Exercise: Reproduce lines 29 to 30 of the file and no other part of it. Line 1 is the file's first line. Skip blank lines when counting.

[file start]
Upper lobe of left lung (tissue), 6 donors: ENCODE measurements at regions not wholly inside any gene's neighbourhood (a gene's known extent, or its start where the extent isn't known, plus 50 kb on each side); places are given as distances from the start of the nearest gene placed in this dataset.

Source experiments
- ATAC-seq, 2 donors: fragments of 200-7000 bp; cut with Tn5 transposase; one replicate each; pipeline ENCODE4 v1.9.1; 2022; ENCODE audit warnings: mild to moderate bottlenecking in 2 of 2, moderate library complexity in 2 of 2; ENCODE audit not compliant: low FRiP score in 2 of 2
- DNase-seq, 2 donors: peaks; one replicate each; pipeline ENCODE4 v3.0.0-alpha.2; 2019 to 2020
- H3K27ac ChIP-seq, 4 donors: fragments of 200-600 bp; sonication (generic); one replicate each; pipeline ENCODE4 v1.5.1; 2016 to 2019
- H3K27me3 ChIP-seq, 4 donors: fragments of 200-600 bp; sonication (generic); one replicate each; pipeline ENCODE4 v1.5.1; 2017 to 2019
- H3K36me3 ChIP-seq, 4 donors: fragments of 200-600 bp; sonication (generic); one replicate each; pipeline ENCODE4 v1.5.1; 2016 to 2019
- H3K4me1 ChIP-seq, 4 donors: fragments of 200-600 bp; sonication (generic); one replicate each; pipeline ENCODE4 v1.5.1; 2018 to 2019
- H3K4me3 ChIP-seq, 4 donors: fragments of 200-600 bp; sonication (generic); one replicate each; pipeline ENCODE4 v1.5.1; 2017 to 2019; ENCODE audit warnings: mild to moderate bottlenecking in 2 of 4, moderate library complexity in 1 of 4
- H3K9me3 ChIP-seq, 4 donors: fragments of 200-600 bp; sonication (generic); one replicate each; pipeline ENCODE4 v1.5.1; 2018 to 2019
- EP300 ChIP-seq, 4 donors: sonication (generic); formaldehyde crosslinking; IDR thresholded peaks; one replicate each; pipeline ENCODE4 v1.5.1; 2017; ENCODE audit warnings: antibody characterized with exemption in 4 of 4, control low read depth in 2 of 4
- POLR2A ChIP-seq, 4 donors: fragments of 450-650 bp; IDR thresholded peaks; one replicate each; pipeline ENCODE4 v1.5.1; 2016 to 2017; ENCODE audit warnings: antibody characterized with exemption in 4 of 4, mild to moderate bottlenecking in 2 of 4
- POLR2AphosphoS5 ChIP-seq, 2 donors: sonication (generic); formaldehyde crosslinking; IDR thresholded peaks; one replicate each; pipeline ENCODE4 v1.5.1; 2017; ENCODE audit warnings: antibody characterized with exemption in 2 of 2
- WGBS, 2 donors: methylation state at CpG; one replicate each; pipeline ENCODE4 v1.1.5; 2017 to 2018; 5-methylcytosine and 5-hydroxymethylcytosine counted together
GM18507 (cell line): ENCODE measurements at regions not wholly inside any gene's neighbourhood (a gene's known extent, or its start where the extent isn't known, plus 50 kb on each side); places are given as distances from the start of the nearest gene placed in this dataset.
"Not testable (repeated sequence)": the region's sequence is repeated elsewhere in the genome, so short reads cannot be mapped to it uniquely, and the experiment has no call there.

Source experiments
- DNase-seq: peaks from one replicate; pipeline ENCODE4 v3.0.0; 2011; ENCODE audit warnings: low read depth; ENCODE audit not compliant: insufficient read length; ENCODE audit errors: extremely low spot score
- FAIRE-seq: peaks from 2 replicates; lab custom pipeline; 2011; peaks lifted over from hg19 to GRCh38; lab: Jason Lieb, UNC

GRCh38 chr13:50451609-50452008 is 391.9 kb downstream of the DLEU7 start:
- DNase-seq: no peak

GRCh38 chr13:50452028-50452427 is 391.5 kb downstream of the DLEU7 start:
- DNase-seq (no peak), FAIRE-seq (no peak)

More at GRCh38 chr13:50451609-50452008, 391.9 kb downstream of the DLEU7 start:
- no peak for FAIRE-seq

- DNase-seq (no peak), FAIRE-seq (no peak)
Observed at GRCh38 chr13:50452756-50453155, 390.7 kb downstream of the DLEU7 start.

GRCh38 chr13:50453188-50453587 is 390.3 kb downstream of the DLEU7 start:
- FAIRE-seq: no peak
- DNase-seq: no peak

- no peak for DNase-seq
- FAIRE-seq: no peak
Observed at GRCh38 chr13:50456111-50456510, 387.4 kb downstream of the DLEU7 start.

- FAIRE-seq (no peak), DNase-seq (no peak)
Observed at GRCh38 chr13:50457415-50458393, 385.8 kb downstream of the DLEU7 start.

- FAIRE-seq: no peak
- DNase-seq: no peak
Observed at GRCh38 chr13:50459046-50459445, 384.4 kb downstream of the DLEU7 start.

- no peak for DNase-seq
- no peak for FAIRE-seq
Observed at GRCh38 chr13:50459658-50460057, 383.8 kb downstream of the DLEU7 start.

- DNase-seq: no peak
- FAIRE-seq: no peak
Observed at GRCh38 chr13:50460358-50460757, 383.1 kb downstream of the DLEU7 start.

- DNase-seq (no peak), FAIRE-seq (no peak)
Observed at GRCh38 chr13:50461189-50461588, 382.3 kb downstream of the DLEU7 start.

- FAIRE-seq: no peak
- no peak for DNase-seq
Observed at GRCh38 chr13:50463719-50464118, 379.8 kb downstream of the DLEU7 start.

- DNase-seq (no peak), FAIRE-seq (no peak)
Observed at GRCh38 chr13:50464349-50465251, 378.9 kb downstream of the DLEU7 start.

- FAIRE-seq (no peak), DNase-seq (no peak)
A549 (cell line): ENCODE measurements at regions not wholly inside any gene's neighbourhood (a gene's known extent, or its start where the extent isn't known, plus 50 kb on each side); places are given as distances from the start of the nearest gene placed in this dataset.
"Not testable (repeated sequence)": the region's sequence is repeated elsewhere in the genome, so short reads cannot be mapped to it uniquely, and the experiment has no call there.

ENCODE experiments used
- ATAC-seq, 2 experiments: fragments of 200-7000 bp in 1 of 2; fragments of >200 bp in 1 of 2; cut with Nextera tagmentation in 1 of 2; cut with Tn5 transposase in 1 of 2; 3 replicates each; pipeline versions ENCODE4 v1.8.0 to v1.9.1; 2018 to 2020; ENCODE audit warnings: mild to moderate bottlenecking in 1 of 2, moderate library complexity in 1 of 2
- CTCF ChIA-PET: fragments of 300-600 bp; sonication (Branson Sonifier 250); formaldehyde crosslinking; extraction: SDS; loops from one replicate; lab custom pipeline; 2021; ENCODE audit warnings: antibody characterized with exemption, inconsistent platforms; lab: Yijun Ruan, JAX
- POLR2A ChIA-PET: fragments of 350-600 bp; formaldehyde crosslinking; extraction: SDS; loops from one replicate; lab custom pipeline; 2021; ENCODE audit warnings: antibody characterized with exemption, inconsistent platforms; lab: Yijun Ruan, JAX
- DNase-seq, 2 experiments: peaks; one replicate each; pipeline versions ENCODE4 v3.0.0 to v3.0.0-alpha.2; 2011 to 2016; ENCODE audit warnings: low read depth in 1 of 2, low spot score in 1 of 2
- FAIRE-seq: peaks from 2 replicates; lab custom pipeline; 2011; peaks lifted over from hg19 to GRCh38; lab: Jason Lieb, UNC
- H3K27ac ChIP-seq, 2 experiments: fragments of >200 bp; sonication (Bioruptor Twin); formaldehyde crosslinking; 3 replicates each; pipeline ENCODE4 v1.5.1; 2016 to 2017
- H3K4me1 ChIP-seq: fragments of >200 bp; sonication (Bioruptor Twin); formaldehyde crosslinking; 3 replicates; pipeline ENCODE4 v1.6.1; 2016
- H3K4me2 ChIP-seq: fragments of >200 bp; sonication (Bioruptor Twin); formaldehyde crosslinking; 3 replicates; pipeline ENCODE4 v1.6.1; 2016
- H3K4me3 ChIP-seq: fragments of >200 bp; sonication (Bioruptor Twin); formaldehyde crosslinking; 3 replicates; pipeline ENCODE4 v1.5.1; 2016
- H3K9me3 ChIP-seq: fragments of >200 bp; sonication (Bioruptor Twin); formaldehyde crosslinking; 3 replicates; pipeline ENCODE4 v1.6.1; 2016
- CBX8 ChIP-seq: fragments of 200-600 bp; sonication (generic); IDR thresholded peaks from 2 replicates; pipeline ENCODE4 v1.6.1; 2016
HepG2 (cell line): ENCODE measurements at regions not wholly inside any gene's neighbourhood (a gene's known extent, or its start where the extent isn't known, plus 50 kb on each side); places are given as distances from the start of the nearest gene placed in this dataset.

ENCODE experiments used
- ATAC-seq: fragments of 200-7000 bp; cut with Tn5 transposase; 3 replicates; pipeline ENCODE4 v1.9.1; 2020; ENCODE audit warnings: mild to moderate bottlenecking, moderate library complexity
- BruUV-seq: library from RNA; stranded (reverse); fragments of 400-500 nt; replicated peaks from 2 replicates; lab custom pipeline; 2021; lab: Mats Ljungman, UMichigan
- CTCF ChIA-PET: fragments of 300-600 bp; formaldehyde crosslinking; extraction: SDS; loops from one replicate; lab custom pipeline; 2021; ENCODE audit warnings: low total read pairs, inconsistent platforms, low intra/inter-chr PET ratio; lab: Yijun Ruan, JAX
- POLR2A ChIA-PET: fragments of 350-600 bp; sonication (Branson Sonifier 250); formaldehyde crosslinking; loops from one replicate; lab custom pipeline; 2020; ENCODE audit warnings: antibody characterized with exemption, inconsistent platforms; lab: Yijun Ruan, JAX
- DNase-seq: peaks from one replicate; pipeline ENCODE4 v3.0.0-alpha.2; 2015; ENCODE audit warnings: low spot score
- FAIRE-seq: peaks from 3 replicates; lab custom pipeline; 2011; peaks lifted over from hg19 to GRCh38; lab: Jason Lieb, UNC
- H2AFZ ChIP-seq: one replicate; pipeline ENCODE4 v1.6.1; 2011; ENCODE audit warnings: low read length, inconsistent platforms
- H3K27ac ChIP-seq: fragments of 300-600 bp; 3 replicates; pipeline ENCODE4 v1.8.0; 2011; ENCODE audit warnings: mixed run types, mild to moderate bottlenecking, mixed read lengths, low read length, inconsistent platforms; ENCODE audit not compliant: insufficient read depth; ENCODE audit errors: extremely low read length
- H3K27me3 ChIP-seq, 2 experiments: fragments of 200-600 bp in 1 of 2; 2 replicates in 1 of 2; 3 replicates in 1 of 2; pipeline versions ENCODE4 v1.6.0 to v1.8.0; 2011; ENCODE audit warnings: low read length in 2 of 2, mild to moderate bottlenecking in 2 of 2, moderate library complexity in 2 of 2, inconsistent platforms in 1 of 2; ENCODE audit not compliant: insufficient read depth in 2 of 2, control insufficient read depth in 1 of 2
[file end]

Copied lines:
- FAIRE-seq: no peak
- DNase-seq: no peak